Disclaimer: Please note that these setup scripts are targeted towards Kali 5.3.7 and I’m not planning on maintaining them or providing support for any other operating system. Software is not static — if you’re reading this in the year 2025 or something like that and the setup script doesn’t work, well… you’re on your own.
To create the lab environment, first use
git clone to obtain the scripts from Github:
git clone https://github.com/s0lst1c3/owe-lab
Next, run the
lab-setup script to initialize the lab:
lab-setup script complete successfully, you should have an
owe-labdirectory that looks like this:
As you can see from the screenshot above, the setup script will create a lab environment with each of the following components:
- Virtual AP and Base Station
- AP and Station Configuration Files
- Hardware Simulator Control Scripts
I’ll briefly describe each of these components in the sections that follow.
Virtual AP and Base Station
These are just recent versions of
hostapd with dependencies resolved and compiled with support for OWE and Simultaneous Authentication of Equals (SAE).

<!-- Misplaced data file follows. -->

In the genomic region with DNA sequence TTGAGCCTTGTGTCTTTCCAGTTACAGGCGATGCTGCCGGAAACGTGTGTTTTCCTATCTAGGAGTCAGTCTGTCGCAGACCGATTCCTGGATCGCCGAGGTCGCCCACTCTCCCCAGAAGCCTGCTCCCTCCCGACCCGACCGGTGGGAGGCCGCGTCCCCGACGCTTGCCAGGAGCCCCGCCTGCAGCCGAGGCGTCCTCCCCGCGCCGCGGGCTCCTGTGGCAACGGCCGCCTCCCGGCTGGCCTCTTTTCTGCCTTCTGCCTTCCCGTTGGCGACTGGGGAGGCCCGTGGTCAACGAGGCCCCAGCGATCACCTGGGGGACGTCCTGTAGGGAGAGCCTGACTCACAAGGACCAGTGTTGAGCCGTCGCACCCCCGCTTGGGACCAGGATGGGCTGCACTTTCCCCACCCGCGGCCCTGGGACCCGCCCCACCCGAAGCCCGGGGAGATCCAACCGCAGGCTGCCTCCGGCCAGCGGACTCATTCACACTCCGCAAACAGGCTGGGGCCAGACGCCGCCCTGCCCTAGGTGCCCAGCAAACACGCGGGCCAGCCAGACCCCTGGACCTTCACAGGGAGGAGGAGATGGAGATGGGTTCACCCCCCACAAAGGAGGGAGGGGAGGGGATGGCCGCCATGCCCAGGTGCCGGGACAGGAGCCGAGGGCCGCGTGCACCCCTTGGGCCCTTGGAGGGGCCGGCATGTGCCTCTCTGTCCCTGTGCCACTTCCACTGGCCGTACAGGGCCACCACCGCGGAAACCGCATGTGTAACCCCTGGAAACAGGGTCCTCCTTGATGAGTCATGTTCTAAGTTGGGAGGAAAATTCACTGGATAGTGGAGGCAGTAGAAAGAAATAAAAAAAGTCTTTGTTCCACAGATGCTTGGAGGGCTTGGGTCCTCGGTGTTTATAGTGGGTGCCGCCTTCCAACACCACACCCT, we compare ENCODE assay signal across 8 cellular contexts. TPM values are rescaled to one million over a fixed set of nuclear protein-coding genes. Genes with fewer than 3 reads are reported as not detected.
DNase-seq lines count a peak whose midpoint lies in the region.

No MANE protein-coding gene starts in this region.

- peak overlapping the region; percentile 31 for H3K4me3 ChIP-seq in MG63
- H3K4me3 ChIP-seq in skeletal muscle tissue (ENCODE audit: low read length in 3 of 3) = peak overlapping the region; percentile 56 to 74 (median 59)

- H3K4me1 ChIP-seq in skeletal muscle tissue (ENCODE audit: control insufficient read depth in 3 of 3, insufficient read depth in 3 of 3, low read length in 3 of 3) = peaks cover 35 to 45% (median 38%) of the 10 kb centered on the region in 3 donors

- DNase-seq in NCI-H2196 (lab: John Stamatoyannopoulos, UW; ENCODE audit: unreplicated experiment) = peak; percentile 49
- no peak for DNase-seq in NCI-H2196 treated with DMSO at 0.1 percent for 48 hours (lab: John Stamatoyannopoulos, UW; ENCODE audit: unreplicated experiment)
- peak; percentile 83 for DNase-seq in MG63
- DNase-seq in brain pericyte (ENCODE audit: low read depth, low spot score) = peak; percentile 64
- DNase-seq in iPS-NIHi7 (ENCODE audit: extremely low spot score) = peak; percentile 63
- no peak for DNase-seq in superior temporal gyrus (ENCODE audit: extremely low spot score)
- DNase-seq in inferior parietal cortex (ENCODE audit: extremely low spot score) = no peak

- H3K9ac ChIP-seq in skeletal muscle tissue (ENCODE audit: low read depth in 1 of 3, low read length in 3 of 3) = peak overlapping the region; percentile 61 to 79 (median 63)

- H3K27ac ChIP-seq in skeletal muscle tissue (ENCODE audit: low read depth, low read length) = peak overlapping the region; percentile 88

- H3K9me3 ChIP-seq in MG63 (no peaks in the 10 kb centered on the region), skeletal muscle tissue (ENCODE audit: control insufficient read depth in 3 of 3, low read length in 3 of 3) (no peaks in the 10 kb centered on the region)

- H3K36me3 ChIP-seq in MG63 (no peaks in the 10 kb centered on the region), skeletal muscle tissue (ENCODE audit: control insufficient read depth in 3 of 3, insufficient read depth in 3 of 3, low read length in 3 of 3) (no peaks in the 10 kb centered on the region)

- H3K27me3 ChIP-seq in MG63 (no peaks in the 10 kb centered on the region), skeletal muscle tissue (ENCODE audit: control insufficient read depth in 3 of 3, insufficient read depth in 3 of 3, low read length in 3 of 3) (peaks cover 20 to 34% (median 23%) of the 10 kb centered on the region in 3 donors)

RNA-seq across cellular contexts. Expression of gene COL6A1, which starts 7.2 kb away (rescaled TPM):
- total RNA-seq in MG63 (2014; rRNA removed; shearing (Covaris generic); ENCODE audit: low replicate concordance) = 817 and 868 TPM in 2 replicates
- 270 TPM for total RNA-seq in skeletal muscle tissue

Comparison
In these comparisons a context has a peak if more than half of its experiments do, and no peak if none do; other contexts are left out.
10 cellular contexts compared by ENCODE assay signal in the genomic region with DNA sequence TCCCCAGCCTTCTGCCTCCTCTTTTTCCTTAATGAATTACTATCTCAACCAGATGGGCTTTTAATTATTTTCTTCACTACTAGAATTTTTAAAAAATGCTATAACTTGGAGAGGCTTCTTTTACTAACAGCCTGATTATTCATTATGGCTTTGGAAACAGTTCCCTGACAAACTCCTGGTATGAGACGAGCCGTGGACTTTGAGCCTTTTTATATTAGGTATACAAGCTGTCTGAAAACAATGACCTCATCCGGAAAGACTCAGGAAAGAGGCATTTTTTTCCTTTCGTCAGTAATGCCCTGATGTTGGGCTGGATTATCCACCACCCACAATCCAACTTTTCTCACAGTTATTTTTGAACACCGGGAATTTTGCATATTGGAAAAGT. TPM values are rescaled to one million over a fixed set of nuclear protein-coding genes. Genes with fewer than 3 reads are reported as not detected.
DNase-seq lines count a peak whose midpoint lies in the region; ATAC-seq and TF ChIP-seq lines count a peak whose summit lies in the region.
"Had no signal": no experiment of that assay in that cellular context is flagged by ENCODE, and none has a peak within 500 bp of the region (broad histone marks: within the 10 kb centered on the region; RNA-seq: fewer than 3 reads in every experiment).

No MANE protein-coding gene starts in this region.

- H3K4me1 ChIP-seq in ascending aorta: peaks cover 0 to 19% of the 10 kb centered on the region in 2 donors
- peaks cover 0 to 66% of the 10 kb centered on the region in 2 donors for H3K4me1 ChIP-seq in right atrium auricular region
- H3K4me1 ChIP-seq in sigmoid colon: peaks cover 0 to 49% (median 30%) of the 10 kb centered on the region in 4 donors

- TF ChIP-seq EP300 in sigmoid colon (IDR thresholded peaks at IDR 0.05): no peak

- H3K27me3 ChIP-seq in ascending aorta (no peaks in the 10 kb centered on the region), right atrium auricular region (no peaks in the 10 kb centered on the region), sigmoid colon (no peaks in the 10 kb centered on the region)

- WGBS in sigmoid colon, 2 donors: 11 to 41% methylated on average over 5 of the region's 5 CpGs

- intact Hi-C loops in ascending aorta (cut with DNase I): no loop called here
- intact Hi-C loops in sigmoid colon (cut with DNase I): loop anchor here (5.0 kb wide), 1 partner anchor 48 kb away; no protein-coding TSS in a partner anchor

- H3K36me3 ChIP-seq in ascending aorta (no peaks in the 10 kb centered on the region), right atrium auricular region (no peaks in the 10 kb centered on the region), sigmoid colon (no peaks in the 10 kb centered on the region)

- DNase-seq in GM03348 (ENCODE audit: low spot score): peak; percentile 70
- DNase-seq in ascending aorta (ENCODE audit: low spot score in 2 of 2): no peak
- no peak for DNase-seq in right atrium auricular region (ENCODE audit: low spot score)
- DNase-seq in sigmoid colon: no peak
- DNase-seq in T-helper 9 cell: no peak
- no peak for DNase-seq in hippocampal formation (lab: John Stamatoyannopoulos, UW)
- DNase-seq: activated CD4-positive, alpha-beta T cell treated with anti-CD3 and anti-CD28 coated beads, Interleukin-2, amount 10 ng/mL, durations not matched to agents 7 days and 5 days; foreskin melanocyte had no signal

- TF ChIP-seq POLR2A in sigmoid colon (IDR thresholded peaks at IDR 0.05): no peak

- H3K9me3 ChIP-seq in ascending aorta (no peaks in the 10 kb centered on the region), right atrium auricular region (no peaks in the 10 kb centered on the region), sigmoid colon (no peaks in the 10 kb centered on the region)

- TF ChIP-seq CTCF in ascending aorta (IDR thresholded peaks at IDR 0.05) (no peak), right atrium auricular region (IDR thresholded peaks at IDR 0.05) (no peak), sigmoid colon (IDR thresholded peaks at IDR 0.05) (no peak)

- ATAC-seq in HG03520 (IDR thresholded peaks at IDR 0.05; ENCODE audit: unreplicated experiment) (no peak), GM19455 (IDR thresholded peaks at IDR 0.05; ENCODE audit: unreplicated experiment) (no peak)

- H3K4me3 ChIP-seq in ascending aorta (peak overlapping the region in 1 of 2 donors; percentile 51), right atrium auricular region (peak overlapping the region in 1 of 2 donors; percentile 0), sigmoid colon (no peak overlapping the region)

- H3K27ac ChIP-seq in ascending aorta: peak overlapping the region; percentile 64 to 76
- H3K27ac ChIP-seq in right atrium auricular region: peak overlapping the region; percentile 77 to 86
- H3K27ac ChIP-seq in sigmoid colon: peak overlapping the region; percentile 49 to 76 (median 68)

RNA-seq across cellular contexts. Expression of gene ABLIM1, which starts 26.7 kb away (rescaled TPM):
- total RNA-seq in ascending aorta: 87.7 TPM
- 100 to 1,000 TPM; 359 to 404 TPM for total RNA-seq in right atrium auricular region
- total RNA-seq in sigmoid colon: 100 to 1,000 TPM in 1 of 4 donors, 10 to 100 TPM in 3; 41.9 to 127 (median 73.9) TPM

Wireshark Dev Branch
We’ll be using
Wireshark for both analysis and verification that everything within the lab is doing what its supposed to be doing. For OWE and SAE support, we need the latest version of Wireshark, which can only be compiled from source. Fortunately, the script takes care of this, making short work of what is otherwise a pretty idiosyncratic build process.
Wireless attack suite with OWE support for proof-of-concept attacks (the byproduct of this research).
AP and Station Configuration Files
The lab environment includes a
conf-files directory containing a set of
hostapd configuration files for open networks, OWE, and OWE Transition mode. At the time of our research,
hostapd’s implementation of OWE was still in development. Consequently, none of the configuration parameters necessary to create or connect to an OWE access point were documented. With no publicly available documentation to go by, we ended up resorting to a whitebox code review of
hostap‘s unit testing suite (over 100,00 lines of code) to construct this relatively simple set of working configuration files.
Hardware Simulator Control Scripts
mac80211 wifi stack (kernel subsystem that deals with wifi) ships with a kernel module named
mac80211_hwsim that can be used to simulate an arbitrary number of virtual wireless interfaces, and transmit virtual WiFi traffic between them. This writeup uses the